Tuesday, April 21, 2009

100 years of tradition unhindered by progress

We used to have a similar tongue in cheek motto at the Naval Academy where traditions could not be undone by progress. And now I see first hand how education continues to struggle with modernizing the classroom in spite of amazing technological gains in the last 20 years.

Tom Vander Ark looks ahead to the next 20 years and feels like we are finally, reluctantly, going to change – but only if we get some for-profits in the mix with the non-profits to drive that change. The working paper has been released by AEI with a forward by Rick Hess who continues to champion entrepreneurship in education.

Vander Ark is formerly of the Gates Foundation and now runs a venture capital group for education companies. So he has seen the issue up close and personal. He puts forth a pretty great picture of where education has to go and his paper deserves a quick read.

In the recent Metlife survey of teachers, the issue: “More teachers (43%) agree that their classes have become so mixed in terms of students’ learning abilities that they can’t teach effectively, compared to 39% in 1988.” His fix is World of Warcraft. Not really but it does give me an excuse to try the game. His actual fix is to use a World of Warcraft like software system to completely customize education delivery that adapts to the level of the student.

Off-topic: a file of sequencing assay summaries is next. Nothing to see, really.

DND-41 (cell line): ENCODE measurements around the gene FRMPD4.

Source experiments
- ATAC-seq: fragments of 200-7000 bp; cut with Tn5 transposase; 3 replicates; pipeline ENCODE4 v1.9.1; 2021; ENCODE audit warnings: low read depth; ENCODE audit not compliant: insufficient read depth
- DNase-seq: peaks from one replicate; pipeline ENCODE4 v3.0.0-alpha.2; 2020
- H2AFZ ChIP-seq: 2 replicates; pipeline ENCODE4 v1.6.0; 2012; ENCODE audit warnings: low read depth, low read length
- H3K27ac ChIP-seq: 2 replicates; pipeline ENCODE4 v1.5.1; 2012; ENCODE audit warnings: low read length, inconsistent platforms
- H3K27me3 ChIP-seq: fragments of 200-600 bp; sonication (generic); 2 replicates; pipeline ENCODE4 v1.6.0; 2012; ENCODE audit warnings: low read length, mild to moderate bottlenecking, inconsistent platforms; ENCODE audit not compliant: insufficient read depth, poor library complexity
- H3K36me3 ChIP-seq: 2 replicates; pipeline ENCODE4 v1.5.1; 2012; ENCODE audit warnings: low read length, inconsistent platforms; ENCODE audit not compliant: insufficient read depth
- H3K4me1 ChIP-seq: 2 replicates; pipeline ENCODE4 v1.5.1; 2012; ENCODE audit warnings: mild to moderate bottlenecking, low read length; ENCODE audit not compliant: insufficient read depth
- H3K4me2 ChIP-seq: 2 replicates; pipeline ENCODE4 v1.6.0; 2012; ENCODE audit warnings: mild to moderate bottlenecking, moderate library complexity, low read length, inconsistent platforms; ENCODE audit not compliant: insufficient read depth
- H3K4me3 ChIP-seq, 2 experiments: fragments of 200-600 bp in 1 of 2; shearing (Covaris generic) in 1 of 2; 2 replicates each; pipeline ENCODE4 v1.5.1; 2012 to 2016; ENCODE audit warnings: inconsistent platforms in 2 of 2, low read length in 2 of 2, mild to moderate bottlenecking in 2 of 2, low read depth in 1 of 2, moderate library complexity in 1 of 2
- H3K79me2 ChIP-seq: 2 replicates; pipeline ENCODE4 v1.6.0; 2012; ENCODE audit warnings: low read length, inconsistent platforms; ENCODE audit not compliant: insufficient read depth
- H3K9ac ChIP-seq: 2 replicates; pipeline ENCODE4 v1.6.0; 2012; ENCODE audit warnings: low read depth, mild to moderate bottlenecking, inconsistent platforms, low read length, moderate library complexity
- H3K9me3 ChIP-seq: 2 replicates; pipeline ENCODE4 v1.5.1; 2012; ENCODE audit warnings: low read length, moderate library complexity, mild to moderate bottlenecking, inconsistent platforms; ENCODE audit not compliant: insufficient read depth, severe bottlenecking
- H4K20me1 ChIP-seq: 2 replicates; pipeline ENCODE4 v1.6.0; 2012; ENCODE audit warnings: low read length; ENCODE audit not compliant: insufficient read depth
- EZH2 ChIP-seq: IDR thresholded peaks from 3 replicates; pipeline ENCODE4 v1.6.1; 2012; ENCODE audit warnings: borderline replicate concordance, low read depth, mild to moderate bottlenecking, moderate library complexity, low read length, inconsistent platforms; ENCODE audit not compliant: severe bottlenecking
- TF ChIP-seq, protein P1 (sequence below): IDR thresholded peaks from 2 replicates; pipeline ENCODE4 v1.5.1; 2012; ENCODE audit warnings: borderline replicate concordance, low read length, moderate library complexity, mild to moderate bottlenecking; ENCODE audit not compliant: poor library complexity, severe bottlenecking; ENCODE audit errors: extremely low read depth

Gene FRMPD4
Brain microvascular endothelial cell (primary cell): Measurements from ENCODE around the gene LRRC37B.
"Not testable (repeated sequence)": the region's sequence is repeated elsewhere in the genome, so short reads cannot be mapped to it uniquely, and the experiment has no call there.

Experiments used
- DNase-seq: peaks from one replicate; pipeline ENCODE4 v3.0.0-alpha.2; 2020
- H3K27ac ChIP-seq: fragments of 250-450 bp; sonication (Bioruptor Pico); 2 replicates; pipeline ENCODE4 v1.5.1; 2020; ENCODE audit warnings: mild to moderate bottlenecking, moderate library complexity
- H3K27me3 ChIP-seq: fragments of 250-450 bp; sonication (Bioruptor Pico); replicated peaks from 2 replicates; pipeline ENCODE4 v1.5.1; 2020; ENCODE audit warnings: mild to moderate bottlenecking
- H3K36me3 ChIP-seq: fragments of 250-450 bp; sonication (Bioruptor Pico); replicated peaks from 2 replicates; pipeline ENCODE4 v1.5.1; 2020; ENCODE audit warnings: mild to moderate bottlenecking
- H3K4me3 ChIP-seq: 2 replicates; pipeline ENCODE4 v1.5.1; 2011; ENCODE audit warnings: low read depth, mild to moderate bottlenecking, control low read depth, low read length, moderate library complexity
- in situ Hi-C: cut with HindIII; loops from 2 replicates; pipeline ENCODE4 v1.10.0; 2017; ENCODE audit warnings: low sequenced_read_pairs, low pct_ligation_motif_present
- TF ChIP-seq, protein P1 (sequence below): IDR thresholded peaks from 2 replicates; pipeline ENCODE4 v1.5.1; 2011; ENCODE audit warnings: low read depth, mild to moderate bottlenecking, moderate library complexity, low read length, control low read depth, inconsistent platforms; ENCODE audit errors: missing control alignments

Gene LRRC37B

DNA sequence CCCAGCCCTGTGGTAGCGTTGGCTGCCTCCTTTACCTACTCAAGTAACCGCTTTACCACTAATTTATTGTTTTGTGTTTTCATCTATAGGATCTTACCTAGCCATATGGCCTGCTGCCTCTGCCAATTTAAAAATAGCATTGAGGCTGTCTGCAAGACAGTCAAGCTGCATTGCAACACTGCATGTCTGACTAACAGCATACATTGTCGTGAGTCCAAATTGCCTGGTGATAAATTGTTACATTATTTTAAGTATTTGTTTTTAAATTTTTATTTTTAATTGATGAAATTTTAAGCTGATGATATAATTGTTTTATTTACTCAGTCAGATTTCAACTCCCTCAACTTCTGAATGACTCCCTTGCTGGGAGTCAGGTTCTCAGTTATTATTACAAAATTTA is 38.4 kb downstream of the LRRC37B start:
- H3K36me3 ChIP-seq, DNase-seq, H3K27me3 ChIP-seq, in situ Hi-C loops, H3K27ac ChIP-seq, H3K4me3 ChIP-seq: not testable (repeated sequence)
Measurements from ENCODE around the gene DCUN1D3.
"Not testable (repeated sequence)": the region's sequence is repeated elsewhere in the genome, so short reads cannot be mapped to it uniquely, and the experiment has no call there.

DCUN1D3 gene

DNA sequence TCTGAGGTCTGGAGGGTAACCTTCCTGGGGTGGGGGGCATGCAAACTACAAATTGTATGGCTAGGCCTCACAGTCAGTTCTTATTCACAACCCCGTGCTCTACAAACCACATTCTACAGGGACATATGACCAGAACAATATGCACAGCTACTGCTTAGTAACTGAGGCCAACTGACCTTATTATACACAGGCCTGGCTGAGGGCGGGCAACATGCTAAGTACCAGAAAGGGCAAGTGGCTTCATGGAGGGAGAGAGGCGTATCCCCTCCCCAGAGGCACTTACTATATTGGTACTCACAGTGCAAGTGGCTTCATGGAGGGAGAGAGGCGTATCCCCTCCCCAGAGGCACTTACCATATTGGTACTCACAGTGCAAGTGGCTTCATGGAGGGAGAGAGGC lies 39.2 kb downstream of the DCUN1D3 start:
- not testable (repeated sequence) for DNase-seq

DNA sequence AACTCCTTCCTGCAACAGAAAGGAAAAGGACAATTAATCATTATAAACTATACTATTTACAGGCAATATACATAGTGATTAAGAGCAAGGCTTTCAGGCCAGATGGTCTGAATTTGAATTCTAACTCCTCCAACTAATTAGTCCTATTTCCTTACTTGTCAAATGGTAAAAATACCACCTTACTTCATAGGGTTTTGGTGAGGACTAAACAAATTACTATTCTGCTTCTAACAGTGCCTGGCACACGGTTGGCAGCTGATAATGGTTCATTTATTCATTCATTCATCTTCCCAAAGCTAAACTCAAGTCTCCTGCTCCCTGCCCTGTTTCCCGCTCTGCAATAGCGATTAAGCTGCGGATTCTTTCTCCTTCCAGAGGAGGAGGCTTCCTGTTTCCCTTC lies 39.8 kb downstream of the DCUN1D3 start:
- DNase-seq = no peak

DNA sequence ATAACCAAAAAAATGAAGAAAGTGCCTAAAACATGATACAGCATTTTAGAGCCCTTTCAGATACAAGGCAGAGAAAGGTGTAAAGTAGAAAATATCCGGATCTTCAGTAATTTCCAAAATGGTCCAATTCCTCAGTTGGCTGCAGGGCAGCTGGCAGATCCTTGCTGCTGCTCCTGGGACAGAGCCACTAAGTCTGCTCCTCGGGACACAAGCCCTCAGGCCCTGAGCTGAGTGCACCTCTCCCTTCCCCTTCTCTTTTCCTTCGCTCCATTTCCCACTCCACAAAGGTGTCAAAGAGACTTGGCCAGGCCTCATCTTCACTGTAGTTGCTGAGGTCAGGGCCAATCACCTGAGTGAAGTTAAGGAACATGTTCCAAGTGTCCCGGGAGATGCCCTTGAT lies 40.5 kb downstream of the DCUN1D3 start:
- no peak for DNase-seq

If you know any good homeschoolers, you know that most of them can educate their children in half the time. Our schools are rapidly inefficient because time is lost on bussing, meals, announcements, paperwork etc. Every day we are lose incredibly valuable time on task to things that don’t further our student’s education. Yet there is technology available today that could deliver the content more efficiently and at the level of each individual student helping them grasp the knowledge they need to succeed.

Our teachers are right in identifying one of the main problems in education today. The wide variation in knowledge and skill level of their students makes it nearly impossible to teach without the use of technology. Yet the only way we currently use technology in our schools is to have students do some research on the web and to create some great powerpoints in their group projects (usually completed by half the students in the group). We are teaching to the middle and losing more and more kids on the ends.

Vander Ark is correct - One hundred years of tradition unhindered by progress has to change - - it is just a matter of how fast and how many student lives are wasted while we wait.

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